The US sub-prime crisis first surfaced around August 2007 (and peaked when Lehman Brothers collapsed in September 2008) but, as ratings agency ICRAs Monetary Research Project Director Mihir Rakshit points out in a recent paper in the Economic & Political Weekly, India's deceleration predates the global meltdown.
Both IIP and quarterly GDP started declining around March 2007, with the decline in the IIP being much faster.
This was preceded by a sharp slowdown in investment levels, especially in the private sector which accounts for 75-80 per cent of all capital formation in the country.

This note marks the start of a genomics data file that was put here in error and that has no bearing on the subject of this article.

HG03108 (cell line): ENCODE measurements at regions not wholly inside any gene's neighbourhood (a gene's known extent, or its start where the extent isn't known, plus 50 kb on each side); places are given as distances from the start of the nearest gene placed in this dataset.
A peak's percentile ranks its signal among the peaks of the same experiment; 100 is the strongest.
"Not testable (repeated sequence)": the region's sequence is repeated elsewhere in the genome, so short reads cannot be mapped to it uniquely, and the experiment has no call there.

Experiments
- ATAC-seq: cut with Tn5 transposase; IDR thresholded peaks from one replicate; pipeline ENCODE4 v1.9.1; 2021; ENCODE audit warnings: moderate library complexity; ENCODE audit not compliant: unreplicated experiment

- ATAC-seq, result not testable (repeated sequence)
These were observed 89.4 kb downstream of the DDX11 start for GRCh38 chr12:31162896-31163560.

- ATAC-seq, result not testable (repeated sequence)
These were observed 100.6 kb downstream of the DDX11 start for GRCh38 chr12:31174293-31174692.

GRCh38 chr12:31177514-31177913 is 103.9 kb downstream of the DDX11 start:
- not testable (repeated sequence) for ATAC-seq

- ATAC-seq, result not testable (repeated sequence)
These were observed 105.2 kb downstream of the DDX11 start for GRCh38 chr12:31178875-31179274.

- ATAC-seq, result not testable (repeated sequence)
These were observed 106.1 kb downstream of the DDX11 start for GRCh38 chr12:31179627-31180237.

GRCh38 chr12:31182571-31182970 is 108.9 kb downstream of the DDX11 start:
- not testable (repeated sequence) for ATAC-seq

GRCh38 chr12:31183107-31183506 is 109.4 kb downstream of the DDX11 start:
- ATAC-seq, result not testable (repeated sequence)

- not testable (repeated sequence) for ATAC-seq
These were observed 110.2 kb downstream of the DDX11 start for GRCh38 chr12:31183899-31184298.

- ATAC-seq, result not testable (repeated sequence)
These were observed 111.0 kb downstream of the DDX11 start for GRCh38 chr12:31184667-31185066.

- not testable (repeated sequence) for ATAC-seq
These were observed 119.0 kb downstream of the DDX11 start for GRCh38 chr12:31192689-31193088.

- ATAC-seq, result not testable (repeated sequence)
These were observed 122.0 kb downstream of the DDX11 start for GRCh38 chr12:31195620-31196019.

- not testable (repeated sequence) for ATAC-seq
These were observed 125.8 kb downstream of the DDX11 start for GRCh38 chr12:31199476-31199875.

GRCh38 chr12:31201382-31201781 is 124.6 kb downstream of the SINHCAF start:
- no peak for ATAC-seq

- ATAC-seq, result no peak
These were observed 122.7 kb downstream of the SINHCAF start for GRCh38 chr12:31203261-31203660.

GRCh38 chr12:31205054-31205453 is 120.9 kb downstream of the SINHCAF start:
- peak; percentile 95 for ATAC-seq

The reason for this, Rakshit points out, was a series of policy gaffes not putting in place a conducive environment for PPP in infrastructure to take off; allowing the rupee to appreciate due to excessive FII inflows which lowered export growth and the impetus this provides to GDP; and the RBI insisting on keeping interest rates high even though it was clear the inflation was commodity-price induced and unlikely to respond to these policies.
Sadly, Rakshit points out, while we may have induced the problem, resolving it will now depend on how the global economy fares.